The third project of the class required me to implement image warping techniques in order to transform one image into another. I was able to make animations and videos of these transformations. I was also able to apply this to a large dataset of faces.
In order to create an image mask, we must manually annotate our 2 input images and specify the points we want to use. I used ginput() to create an interactive tool that allows me to manually input the pts by clicking on the image grid. I decided to use the provided George Clooney face and a picture of myself as the warping images. I first had to make sure my picture had the same size as the Clooney one. I also removed the background from my picture so that the transition would look better. I then manually annotated the points, averaged the 2 point sets and then found the delaunay triangulation. I then was able to apply the triangulation to the point sets of each input image.
In order to compute the midway face, we must warp both input images into an intermediary image. We found the triangulation points above by finding the average point set between the images. Next, we apply the triangulation to each image and then inverse warp each image to the intermediate. In order to inverse warp, we must find the affine transformation matrix by solving a system of equations. Then we can use the transform matrix to transform each individual triangle from the intermediate image to the input image. Since the transformation may lead to decimal pixel locations, we can use a interpolation function to solve the issue. Combine the warping with a halfway cross dissolve results in the midway face.
Now we can make a nice animation of the transformation between George and my face. First, we define a morph function that can take 2 images and their correspondence points and return the intermediate image. Part of this function is to define a warp and dissolve fraction. The warp fraction is used to determine how far between the 2 correspondences we want to warp to. The dissolve value dictates how much of each image appears. Using this morph function and varying the warp and dissolve fractions over 45 values results in a nice animation.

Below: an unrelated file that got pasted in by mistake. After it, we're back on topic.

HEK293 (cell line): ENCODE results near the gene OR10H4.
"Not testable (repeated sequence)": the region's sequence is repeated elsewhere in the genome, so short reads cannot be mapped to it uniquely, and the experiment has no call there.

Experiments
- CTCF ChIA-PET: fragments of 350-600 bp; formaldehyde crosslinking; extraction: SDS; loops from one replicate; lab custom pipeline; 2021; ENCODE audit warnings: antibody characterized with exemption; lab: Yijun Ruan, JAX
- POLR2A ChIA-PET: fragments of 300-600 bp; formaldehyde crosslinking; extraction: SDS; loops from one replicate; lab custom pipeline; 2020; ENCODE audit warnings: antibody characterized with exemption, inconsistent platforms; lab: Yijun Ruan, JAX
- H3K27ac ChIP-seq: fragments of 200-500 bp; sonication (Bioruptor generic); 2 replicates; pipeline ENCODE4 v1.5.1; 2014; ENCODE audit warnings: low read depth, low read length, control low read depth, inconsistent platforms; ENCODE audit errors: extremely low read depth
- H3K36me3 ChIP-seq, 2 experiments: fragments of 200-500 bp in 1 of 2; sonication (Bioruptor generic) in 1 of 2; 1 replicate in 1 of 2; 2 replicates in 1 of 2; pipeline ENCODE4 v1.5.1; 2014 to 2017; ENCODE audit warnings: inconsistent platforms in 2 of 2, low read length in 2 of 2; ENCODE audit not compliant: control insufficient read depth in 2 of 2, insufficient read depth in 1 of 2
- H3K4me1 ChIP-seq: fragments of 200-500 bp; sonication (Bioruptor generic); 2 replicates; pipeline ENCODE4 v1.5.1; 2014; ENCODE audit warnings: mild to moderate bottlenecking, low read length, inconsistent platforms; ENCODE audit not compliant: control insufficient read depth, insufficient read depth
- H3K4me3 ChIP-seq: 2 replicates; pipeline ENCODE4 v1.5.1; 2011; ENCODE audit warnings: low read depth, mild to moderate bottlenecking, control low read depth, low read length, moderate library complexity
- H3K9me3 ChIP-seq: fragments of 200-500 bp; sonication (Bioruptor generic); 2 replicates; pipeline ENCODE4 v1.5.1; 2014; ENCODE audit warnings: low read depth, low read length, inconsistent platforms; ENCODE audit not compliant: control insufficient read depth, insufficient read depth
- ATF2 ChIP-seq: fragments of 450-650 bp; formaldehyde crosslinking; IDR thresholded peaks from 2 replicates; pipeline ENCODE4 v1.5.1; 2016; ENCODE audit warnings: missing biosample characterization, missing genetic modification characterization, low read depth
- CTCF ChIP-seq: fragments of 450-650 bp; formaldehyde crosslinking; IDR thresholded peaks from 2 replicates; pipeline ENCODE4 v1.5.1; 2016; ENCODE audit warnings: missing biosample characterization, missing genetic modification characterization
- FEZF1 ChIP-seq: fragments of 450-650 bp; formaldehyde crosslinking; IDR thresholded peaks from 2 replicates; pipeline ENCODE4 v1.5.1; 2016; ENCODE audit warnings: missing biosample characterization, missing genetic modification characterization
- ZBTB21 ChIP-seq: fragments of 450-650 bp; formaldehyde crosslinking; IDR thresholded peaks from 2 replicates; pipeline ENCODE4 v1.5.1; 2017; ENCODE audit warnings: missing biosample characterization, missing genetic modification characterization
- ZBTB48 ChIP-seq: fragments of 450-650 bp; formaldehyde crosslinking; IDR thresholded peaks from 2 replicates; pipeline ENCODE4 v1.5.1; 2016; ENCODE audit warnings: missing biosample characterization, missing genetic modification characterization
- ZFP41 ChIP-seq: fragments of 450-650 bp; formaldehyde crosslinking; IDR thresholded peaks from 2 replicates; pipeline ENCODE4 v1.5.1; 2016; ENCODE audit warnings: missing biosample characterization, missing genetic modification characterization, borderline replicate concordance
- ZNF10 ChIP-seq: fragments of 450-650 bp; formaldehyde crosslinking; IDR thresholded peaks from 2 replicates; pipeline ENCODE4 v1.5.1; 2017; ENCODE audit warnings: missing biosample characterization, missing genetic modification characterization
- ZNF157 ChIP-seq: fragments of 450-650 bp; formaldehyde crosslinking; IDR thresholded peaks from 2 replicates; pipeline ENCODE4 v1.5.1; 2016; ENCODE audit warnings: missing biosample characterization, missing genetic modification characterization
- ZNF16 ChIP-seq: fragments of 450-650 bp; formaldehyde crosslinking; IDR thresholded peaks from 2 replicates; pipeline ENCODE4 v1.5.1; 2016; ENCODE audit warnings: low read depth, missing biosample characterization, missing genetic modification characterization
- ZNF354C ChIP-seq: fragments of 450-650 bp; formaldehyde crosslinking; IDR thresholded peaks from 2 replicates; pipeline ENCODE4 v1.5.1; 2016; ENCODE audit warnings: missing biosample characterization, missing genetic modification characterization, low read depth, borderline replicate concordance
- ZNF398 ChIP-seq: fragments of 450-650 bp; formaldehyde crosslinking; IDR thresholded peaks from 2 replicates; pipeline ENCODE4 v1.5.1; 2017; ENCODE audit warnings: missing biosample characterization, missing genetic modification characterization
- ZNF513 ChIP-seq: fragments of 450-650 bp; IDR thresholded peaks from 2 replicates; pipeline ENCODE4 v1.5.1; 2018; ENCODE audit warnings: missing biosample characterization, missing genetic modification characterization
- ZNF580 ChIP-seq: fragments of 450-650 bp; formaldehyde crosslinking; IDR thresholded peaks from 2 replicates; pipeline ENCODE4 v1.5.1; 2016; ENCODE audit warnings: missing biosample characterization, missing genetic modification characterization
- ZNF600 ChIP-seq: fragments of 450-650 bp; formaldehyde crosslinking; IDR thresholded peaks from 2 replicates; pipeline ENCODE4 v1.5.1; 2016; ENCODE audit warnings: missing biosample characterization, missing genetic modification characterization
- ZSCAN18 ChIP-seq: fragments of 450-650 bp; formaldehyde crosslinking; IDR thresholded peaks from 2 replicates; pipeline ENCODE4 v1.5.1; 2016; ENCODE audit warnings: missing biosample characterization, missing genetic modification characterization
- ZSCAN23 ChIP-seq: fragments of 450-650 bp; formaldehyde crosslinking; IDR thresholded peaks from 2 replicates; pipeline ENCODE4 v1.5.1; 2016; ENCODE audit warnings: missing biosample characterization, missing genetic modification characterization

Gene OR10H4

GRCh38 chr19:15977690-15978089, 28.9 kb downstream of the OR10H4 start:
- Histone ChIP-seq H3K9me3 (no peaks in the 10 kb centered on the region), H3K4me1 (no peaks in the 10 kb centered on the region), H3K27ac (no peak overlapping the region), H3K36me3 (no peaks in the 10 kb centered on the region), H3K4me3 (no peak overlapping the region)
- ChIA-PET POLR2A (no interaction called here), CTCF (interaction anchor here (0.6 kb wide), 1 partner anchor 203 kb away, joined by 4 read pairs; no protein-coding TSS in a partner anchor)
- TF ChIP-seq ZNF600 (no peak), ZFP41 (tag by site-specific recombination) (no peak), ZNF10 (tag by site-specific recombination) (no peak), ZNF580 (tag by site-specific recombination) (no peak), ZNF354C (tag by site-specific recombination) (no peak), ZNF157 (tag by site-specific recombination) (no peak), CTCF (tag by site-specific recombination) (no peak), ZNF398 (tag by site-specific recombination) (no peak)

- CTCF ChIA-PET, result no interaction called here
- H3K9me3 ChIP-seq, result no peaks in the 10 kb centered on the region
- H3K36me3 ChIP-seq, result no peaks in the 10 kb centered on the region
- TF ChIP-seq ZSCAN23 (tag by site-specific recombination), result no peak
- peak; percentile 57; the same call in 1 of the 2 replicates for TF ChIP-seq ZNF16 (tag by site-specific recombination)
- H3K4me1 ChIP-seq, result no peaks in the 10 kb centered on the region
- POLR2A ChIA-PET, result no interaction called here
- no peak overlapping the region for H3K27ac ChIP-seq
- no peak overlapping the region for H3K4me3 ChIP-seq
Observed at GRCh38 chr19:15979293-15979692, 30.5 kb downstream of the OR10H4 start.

Using the FEI database of black and white frontal face images of 100 people, I was able to find the mean face. In order to find the mean face, I had to extract the point correspondences from the .pts files. Once they were extracted, I had to find the mean correspondence point set and then use that for the triangulation. Then I individually warped each photo to the average point set. Finally, I averaged all the warped photos and was left with the mean face of the population.
Here are a few images of some faces being warped to the average (original is on the left):
I also warped my face to the mean face found (left image) and warped the mean face to my face (right image). This involved a similar warp procedure as earlier
Now that we have a method of finding the mean face and then warping to and from it, the natural next step is to see what happens if we overwarp an image towards the mean. This results in a caricature. Since I was warping my own face to the mean face shape, I wanted to exaggerate the warping in the direction of the mean. I did this by altering my input image point set. I took the difference between the average point set and my image point set and then scaled this delta by a constant. I then added this scaled value to the average point set and used that as my new image point set.
I decided to take 5 photos from various points of my childhood and create an animation video of my faces morphing. The morph turned out decent. It was quite difficult creating a decently realistic warp due to the various facial sizes and angles I had worry about. But the most challenging aspect is that my glasses keep changing size and shape. The facial warping becomes more obvious with glasses. I uploaded the video to Youtube: https://www.youtube.com/watch?v=Og12fgot8qc